Sunday, January 19, 2020



                        Christian hope and perseverance in the Age of Martyrs

By 1942 the Second World War seemed marked more by continuous defeats than by any glimmer of hope. Yet the Allies pressed on both in the European/African theater and in the Pacific. Finally, with the British victory at El Alamein, Churchill famously said: Now this is not the end. It is not even the beginning of the end. But it is, perhaps, the end of the beginning.

When a democratic country has a free and fair election, if the mood of the people is anger, frustration with the incumbent government, the electorate will not so much vote for a new government as to vote out the incumbent, in a sense hoping they will experience with the new government a new beginning.

Even in democratic countries with the possibility of choosing between several rather than just two party options, what appears to dominate is government A, irrespective of minor variations, is of the leftist type. They will tend to be anti-life, anti-family, obsessed with climate change, spendthrift etc., governing until there is such anger over all the social engineering, all this applauded by, urged on by leftist media, when people go to vote they vote to kick that crowd out. While the choice of government B, irrespective likewise of minor variations, is of the rightest type. Once in power and examining the government books, to reduce huge debts and deficits, they have to cut into programs people are accustomed too, such as health care, ending up doing their own version of social engineering while the leftist media, enthralled by leftist governments and applauding their anti-Christian, anti-life agenda, fear mongering about climate change and the policies of the current government, blatantly seeks the defeat of the government. In such a climate once such necessary actions, to curb spending etc., start to bite, and people feel they are less well off, the cycle repeats itself.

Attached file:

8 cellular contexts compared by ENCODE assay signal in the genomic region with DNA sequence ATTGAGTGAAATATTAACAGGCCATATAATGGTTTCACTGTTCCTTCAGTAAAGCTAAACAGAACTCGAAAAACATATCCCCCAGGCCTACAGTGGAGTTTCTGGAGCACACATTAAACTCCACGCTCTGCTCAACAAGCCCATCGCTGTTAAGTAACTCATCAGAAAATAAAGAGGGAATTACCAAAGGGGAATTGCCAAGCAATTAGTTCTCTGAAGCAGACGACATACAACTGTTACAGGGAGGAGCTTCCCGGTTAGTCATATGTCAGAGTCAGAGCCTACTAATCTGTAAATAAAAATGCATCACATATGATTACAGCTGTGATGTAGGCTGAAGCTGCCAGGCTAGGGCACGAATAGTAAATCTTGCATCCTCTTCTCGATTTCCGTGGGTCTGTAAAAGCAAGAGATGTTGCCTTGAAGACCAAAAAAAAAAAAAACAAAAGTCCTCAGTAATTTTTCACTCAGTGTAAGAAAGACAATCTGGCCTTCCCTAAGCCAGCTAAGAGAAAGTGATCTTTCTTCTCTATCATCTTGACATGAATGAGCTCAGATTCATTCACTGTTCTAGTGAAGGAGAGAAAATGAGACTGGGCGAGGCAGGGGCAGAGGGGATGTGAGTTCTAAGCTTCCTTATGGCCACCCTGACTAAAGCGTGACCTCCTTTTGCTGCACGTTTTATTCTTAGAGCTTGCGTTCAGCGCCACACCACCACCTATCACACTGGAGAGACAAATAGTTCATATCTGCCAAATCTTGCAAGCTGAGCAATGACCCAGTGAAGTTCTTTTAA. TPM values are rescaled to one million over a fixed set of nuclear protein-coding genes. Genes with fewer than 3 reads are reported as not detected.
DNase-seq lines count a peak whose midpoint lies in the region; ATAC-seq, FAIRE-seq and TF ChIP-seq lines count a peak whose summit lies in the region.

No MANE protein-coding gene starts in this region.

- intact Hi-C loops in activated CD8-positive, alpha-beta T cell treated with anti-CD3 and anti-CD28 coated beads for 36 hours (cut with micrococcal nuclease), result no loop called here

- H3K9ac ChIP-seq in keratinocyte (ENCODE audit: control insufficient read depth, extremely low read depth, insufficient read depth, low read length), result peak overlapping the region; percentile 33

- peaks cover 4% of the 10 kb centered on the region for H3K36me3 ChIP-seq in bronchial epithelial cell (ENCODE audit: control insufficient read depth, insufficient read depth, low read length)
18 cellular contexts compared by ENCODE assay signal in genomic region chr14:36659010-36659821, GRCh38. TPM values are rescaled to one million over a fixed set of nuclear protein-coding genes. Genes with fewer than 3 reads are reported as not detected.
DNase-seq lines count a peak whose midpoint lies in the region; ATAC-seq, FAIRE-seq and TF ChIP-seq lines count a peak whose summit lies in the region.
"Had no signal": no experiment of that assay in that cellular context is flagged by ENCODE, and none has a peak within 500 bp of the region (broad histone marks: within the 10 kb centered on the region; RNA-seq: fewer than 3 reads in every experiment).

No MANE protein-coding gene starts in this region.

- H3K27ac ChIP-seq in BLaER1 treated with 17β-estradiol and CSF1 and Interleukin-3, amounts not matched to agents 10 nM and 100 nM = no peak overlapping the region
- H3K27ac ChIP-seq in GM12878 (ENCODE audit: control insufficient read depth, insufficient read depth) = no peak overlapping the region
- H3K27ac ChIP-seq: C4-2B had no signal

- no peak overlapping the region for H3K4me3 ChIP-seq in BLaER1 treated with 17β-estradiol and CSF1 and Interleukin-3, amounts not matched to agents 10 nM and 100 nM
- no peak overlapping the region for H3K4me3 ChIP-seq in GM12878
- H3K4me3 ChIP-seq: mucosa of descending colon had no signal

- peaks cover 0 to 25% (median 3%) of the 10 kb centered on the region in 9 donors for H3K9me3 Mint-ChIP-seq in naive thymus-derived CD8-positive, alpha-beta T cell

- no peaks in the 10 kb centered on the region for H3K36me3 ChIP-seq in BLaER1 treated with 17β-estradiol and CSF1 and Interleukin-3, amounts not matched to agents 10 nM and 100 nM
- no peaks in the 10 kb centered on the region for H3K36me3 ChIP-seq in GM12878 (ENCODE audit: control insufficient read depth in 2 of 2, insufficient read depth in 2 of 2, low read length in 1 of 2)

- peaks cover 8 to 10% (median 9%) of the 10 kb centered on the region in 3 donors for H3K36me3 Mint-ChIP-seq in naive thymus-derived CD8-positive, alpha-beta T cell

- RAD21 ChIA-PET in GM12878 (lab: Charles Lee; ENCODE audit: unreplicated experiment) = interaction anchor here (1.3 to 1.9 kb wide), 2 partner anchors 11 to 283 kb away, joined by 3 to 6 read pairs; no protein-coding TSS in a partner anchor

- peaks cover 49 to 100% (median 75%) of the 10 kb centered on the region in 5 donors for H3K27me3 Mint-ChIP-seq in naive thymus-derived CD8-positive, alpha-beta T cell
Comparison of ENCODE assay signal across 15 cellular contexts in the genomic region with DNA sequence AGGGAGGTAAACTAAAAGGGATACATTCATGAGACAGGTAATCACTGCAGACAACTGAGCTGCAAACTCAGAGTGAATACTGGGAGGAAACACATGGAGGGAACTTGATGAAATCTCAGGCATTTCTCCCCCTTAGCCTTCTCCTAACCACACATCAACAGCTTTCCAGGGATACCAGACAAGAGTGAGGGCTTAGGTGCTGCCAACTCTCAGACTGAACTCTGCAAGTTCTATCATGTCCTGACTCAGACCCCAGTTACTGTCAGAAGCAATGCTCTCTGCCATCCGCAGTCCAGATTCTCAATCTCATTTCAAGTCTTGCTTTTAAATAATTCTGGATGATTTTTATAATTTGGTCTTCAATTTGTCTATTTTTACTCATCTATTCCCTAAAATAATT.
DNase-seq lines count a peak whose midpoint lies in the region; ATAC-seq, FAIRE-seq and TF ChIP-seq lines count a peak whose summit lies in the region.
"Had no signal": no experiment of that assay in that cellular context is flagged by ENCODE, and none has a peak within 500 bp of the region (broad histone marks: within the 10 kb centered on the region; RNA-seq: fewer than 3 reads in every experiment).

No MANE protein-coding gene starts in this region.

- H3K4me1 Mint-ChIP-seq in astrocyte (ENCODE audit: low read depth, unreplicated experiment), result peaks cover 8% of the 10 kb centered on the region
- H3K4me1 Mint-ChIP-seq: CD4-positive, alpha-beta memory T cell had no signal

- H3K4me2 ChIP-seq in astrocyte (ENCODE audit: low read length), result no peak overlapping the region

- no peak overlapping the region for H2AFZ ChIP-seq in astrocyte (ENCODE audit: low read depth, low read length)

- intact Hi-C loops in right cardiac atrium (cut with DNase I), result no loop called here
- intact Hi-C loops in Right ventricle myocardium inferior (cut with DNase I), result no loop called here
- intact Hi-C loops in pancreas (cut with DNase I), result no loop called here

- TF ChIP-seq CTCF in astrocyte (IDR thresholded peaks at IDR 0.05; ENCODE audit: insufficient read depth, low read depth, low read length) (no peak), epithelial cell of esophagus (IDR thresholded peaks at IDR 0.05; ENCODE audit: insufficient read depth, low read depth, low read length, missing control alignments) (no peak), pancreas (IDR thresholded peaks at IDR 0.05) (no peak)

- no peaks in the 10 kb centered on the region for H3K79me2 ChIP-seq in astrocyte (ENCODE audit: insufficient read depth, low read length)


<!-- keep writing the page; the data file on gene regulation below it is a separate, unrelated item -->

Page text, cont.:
Christians are complicit in this because we have forgotten Jesus’ prayer to the Father: I do not ask that You take them out of the world but that You keep them from the evil one. They do not belong to the world any more than I belong to the world. [Jn.17:15,16]

Satan, and the surrounding culture of death, want us to be so preoccupied with the world, the government around us, that we find ourselves stressed, often angry, frustrated and thus more pre-occupied with worldly matters than occupied with our baptismal vocation as disciples of Christ.

It is real carrying of the cross, real daily crucifixion following Jesus, to struggle to find the right balance between being witnesses consecrated to the Gospel of Life and active, rather than passive, citizens.

The old cliché that power corrupts, and absolute power corrupts absolutely should give us pause to take time to examine our spiritual and emotional state when we act/react in the modern public square, i.e., democratic life.

If we use only the lens of our physical eyes, only the capacity of thought and imagination of our brains, react to the deep darkness of the culture of death of modern democracies with our emotions, then we have already been overcome and, rather than being on the threshold of a new beginning, all is truly lost.

However if we look upon our fellow citizens, on government, on the wider human family in all its variations of race, religion, politics, with our baptized hearts, evaluate the issues confronting our nation and the wider world having put on the armour of Christ’s love and using our brains in light of the Gospel, asking the sustaining guidance of the Most Holy Spirit, delving into, and implementing, the social teachings of the Church, then we shall experience, bring about, ‘the beginning of the end’ of the culture of darkness and death.

Modern democracies, and those in government, tend in the main to follow relativism, thus denying objective truth, and utilitarianism, thus denying that Christ has anything to say about objective morality.